But its not that hard though. Build your machine using our modular parts, to be just that, then post your design by clicking on the "Post a Build" button to share the design with the world. If its great, it will dominate

    Personal comment (my own view): Closed loop motor control is a "want" because of underpowered drivers, a properly built and spec'ed system DOES NOT LOOSE ITS position even with open loop control of steppers. The problem why this is a problem, is those whoefully underpower and undersized(thermally) pololu drivers that got popular. Run your machine on some DQ542MA Stepper Motor Driver drivers and you wont skip steps, no need to overcomplicate the plan with closed loop control
     
  3. Andrew Allen

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    Thanks for the feedback.

    I agree on everything but the feedback loops.
     
  4. Joe Santarsiero

    Joe Santarsiero OB addict
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    Printer homing sequence should be xy then z. The trick there is for the operator to make sure they don't leave the hotend near the bed after leveling it manually.
     
  5. LordJesse

    LordJesse Well-Known
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    If you want stepper encoding, here you are:
    http://tropical-labs.com/
    A one-board arduino/driver/encoder solution.

    Jesse
     
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  6. Joe Santarsiero

    Joe Santarsiero OB addict
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    Cool.
     
  7. Gary Caruso

    Gary Caruso Master
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    If you want feedback you can get servos, it's easy just a bit more money.. Clearpath servos are one example.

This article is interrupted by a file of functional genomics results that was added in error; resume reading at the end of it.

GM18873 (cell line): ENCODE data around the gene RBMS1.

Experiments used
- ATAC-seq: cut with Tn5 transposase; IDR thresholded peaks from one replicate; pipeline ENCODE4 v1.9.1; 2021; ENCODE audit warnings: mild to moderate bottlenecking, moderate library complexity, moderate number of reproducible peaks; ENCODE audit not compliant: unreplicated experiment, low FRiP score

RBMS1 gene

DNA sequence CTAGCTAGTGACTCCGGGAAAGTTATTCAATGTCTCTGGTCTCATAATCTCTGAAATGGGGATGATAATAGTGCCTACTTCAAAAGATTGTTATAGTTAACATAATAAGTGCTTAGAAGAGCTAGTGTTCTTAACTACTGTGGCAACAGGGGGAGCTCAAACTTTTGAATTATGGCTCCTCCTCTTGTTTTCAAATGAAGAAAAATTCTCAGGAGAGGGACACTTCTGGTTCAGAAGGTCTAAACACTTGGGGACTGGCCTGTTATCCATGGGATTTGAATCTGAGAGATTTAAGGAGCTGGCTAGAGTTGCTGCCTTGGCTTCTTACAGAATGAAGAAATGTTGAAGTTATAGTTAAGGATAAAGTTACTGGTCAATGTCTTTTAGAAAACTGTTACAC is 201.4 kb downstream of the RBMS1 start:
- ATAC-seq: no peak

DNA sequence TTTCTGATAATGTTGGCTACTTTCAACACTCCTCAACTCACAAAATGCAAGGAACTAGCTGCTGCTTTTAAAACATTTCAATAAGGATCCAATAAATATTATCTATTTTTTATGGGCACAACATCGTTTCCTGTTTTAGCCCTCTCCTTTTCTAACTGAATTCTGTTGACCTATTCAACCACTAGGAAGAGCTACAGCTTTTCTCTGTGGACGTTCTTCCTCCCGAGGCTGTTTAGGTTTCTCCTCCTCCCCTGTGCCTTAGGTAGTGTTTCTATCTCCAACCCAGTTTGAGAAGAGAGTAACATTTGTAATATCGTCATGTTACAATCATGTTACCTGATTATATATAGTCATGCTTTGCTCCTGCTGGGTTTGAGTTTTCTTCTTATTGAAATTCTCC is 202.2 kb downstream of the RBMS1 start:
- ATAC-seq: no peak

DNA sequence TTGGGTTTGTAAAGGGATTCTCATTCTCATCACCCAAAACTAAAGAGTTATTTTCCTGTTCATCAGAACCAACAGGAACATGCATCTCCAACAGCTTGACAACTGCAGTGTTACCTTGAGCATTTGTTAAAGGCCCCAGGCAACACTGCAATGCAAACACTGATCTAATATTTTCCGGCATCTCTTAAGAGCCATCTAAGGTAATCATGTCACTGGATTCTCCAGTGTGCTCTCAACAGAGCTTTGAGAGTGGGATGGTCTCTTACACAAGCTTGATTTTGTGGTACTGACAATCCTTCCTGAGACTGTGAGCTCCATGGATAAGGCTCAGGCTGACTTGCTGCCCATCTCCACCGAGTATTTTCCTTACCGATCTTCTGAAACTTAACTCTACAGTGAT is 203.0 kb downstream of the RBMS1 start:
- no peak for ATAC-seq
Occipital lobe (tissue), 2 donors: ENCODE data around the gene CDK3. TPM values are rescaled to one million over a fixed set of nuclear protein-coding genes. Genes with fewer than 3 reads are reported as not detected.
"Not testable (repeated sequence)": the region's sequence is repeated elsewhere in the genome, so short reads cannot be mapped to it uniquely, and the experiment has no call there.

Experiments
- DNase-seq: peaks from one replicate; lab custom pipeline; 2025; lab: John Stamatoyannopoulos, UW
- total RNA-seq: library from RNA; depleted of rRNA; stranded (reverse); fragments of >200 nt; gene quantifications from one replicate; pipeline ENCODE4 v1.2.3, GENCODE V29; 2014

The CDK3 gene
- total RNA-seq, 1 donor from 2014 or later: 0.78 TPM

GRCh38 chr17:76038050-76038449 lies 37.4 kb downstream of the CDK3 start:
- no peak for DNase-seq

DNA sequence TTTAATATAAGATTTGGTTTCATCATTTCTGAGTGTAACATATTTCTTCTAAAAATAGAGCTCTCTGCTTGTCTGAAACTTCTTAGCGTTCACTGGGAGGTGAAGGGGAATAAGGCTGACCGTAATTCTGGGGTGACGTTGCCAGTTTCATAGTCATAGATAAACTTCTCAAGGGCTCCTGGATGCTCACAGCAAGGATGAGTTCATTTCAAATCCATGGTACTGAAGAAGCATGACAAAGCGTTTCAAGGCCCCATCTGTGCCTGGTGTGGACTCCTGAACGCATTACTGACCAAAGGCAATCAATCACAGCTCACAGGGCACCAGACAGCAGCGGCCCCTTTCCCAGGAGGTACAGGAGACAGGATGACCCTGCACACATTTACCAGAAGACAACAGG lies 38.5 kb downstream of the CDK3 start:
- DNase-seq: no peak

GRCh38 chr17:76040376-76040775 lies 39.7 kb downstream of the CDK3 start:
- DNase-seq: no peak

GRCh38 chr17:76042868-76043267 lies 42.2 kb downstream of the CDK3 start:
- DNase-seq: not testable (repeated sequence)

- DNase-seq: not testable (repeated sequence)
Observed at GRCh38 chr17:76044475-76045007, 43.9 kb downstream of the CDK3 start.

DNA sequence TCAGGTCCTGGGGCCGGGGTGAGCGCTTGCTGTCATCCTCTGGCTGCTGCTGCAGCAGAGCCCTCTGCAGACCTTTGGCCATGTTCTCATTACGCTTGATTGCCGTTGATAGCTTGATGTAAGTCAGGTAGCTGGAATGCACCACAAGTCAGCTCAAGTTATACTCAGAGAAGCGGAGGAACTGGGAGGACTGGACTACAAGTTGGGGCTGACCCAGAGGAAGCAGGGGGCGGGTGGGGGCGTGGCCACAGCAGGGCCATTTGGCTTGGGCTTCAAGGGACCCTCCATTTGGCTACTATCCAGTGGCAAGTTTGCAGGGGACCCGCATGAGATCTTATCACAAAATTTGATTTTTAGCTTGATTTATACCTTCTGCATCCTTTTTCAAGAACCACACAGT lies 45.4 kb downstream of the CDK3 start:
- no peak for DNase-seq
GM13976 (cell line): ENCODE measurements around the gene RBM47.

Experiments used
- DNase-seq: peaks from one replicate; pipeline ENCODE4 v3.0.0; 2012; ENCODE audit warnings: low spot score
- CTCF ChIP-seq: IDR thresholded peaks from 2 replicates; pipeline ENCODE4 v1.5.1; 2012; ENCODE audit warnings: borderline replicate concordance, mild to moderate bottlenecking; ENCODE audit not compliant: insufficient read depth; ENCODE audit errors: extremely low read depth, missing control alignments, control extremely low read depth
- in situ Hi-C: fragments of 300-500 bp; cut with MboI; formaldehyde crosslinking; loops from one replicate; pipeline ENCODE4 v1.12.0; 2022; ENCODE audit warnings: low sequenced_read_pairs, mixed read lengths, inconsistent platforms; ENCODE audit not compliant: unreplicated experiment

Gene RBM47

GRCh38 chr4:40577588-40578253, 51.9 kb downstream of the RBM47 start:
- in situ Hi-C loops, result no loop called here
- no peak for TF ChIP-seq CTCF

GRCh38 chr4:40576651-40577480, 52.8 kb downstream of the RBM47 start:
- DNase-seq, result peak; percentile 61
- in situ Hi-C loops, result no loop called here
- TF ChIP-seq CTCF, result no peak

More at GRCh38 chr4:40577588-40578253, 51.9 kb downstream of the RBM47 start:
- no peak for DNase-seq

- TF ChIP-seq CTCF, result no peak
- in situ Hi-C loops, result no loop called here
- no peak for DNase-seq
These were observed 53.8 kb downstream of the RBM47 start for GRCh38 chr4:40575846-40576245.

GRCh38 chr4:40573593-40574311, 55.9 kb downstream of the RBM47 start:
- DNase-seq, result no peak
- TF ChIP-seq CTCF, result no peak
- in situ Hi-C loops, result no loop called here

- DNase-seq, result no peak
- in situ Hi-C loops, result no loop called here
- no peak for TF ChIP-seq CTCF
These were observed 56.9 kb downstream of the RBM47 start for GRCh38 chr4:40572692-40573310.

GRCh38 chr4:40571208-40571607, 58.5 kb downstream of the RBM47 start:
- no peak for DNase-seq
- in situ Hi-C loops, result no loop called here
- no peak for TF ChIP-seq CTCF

But like Peter said, good strong steppers and drivers just don't lose steps, I've hit and pushed tight clamps off the part and still not lost a step (and this is with belts!). Only when I've crashed a 1/4" bit have i lost a step without breaking a bit. With screws forget it, you can do serious damage before losing steps.

    Should closed loop steppers or servos be cheaper? Yes they would be if we all demanded them and it was the norm, but the economy of scale is not there for that.. yet..
     
  8. Peter Van Der Walt

    Peter Van Der Walt OpenBuilds Team
    Staff Member Moderator Resident Builder Project Maker Contest Winner! Builder

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    Thanks for the support (; Gary

    Encoders on DC motors - thats something thats gets me excited (;
    But encoder on steppers... I've been in this game too long, i dont get excited over fads (;
    Case in point: When you buy a car, and you can choose between one that's steering is so horrible (aka weak underpowered stepper drivers in this comparison) that it tends to "go offroad every now and then" but comes with encoders on the wheels that "picks it up and puts it back on the road".... or the other option: A well built car that stick to the road you steer it on?
    By the time you skip steps you have way bigger problems (wrong cutting recipe (also very likely), crappy control/drivers, incorrect acceleration, or worse, mechanical issues (binding etc). Fix the root cause, don't overcomplicate the issue by adding complexity to fix the "symptoms" and leave the problem